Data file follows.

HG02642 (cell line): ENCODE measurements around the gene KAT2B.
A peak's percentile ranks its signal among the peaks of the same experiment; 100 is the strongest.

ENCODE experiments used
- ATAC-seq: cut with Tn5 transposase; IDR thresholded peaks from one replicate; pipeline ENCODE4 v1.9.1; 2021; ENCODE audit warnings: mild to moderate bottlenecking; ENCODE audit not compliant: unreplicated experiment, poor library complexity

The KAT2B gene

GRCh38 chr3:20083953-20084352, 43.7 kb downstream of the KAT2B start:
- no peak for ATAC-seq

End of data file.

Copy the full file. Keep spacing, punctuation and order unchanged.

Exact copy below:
HG02642 (cell line): ENCODE measurements around the gene KAT2B.
A peak's percentile ranks its signal among the peaks of the same experiment; 100 is the strongest.

ENCODE experiments used
- ATAC-seq: cut with Tn5 transposase; IDR thresholded peaks from one replicate; pipeline ENCODE4 v1.9.1; 2021; ENCODE audit warnings: mild to moderate bottlenecking; ENCODE audit not compliant: unreplicated experiment, poor library complexity

The KAT2B gene

GRCh38 chr3:20083953-20084352, 43.7 kb downstream of the KAT2B start:
- no peak for ATAC-seq